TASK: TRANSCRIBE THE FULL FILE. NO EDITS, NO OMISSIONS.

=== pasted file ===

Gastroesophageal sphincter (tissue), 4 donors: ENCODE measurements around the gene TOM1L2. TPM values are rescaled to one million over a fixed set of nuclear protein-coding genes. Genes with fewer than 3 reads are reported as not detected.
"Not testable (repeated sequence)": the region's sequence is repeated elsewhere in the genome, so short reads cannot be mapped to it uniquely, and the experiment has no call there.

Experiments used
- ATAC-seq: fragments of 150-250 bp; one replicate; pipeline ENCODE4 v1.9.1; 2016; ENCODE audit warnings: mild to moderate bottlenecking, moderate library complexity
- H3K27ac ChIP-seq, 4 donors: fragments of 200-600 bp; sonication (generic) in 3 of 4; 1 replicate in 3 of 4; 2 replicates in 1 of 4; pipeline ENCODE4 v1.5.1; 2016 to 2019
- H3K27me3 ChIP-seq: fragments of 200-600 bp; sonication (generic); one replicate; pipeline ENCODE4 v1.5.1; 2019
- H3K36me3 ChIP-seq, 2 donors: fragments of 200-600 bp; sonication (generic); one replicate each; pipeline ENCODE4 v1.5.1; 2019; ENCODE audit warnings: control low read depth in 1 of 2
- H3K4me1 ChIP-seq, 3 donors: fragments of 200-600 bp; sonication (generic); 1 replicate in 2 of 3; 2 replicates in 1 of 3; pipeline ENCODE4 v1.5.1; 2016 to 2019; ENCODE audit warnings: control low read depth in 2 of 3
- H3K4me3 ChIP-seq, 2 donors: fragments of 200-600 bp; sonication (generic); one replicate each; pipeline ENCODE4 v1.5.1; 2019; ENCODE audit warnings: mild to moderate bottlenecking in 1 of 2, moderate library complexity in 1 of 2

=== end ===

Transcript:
Gastroesophageal sphincter (tissue), 4 donors: ENCODE measurements around the gene TOM1L2. TPM values are rescaled to one million over a fixed set of nuclear protein-coding genes. Genes with fewer than 3 reads are reported as not detected.
"Not testable (repeated sequence)": the region's sequence is repeated elsewhere in the genome, so short reads cannot be mapped to it uniquely, and the experiment has no call there.

Experiments used
- ATAC-seq: fragments of 150-250 bp; one replicate; pipeline ENCODE4 v1.9.1; 2016; ENCODE audit warnings: mild to moderate bottlenecking, moderate library complexity
- H3K27ac ChIP-seq, 4 donors: fragments of 200-600 bp; sonication (generic) in 3 of 4; 1 replicate in 3 of 4; 2 replicates in 1 of 4; pipeline ENCODE4 v1.5.1; 2016 to 2019
- H3K27me3 ChIP-seq: fragments of 200-600 bp; sonication (generic); one replicate; pipeline ENCODE4 v1.5.1; 2019
- H3K36me3 ChIP-seq, 2 donors: fragments of 200-600 bp; sonication (generic); one replicate each; pipeline ENCODE4 v1.5.1; 2019; ENCODE audit warnings: control low read depth in 1 of 2
- H3K4me1 ChIP-seq, 3 donors: fragments of 200-600 bp; sonication (generic); 1 replicate in 2 of 3; 2 replicates in 1 of 3; pipeline ENCODE4 v1.5.1; 2016 to 2019; ENCODE audit warnings: control low read depth in 2 of 3
- H3K4me3 ChIP-seq, 2 donors: fragments of 200-600 bp; sonication (generic); one replicate each; pipeline ENCODE4 v1.5.1; 2019; ENCODE audit warnings: mild to moderate bottlenecking in 1 of 2, moderate library complexity in 1 of 2